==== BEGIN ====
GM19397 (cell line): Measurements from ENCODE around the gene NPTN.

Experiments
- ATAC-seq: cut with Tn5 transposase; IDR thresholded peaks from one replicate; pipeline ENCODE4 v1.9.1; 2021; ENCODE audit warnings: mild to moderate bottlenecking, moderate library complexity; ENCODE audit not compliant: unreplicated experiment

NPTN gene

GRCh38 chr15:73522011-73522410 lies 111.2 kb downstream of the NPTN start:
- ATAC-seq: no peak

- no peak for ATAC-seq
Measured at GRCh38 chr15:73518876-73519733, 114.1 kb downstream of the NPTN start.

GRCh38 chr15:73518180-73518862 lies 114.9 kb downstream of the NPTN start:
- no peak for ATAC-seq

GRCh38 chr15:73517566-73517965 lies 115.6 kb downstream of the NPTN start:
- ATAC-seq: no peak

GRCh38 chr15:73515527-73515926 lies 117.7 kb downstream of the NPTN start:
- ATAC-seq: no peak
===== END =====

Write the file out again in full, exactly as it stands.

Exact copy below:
GM19397 (cell line): Measurements from ENCODE around the gene NPTN.

Experiments
- ATAC-seq: cut with Tn5 transposase; IDR thresholded peaks from one replicate; pipeline ENCODE4 v1.9.1; 2021; ENCODE audit warnings: mild to moderate bottlenecking, moderate library complexity; ENCODE audit not compliant: unreplicated experiment

NPTN gene

GRCh38 chr15:73522011-73522410 lies 111.2 kb downstream of the NPTN start:
- ATAC-seq: no peak

- no peak for ATAC-seq
Measured at GRCh38 chr15:73518876-73519733, 114.1 kb downstream of the NPTN start.

GRCh38 chr15:73518180-73518862 lies 114.9 kb downstream of the NPTN start:
- no peak for ATAC-seq

GRCh38 chr15:73517566-73517965 lies 115.6 kb downstream of the NPTN start:
- ATAC-seq: no peak

GRCh38 chr15:73515527-73515926 lies 117.7 kb downstream of the NPTN start:
- ATAC-seq: no peak